Today at the group we used some Cognitive Behavioural Therapy tools to look at issues group members were going through. One of the issues that came up is quite a common one for people sadly; taking medication for mental health. It’s such a good point the actress Jennifer Lawrence (above) makes about how it seems more socially acceptable and the correct thing to do to take medication for illness, but as soon as someone takes medication for their mental health it seems to be looked at differently by some. The stigma around this can bring shame which can then go on to affect one’s self-worth. If the right medication works for them and they are able to talk about their issues what’s the problem? Although some headway has been made in terms of reducing stigma around issues like this there is still some way to go. Below is someone’s experiences of dealing with such issues. (Taken from the healthplace.com website)
Seeing Through The Stigma of Medication
The reason why I feel a little nervous about writing this piece is because of the antipsychiatry groups that have been known to be harsh to mental health bloggers. However, I am entitled to my experience and my opinion, and I feel that it is vital to see through the stigma that surrounds mental health medication.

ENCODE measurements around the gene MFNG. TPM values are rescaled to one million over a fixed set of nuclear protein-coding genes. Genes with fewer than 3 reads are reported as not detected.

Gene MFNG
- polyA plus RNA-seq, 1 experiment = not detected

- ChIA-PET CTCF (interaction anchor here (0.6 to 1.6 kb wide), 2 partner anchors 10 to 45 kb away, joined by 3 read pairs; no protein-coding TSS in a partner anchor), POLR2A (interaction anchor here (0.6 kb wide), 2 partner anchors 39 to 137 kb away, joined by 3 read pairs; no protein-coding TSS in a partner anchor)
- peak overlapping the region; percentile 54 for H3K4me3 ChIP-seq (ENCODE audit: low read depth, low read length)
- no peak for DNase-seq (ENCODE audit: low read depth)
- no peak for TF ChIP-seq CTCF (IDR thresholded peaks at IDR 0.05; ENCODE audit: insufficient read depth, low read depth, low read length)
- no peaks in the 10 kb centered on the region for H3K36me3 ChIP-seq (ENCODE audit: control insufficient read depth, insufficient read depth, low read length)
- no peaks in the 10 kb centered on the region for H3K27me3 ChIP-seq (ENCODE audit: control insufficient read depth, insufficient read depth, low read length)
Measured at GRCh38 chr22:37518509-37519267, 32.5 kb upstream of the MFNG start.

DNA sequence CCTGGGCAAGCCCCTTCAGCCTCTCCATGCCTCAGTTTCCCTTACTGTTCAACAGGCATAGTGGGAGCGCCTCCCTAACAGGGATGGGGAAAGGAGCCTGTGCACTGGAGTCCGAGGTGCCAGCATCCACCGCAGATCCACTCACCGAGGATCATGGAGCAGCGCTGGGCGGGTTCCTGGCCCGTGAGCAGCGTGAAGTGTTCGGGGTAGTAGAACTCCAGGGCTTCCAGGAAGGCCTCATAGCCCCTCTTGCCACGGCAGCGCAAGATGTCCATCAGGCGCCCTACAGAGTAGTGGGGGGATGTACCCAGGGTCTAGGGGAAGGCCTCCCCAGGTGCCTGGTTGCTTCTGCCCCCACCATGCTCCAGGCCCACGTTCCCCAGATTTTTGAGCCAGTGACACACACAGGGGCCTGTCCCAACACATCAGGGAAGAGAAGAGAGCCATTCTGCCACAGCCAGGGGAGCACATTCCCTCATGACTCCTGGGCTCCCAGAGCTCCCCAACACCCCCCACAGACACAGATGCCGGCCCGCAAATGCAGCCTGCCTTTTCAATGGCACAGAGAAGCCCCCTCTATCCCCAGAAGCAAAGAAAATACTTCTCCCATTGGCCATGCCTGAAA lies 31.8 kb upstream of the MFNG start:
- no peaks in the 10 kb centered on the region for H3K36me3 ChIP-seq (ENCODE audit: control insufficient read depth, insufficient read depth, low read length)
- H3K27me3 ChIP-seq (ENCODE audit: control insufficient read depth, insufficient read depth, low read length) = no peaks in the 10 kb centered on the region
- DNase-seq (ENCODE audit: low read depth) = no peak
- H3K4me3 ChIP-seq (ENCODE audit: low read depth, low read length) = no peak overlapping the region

Before taking any new medication prescribed by my doctor, I research the side-effects as I assume there will always be some, and I ask a lot of questions, which he is always willing to discuss with me. How can I judge something if I am not truly informed about it? Medication is not for everyone, but when it comes to mental illness, well let’s face it, it is most of the time.
I accept medication for what it is. I used to curse my pill box every night before I went to bed, saw them as a nuisance, and something to be despised. I began to realize that my medications were not there to make my life miserable, but they were actually keeping me sane and healthy and I soon learned to form a new relationship with them. Taking medication soon became routine, similar to brushing my teeth or taking a shower, and now I don’t even give them a second thought.
Yes, the weight gain, dry mouth, tremors, twitches, and side-effects alike will never cease to annoy me, but in my heart I know that I have made the right decision for the ‘insanity’ has been at bay, and I am able to rise, yet sometimes groggy, to see a new day. If I am healthy enough to see another day, then I know that it has all been worth it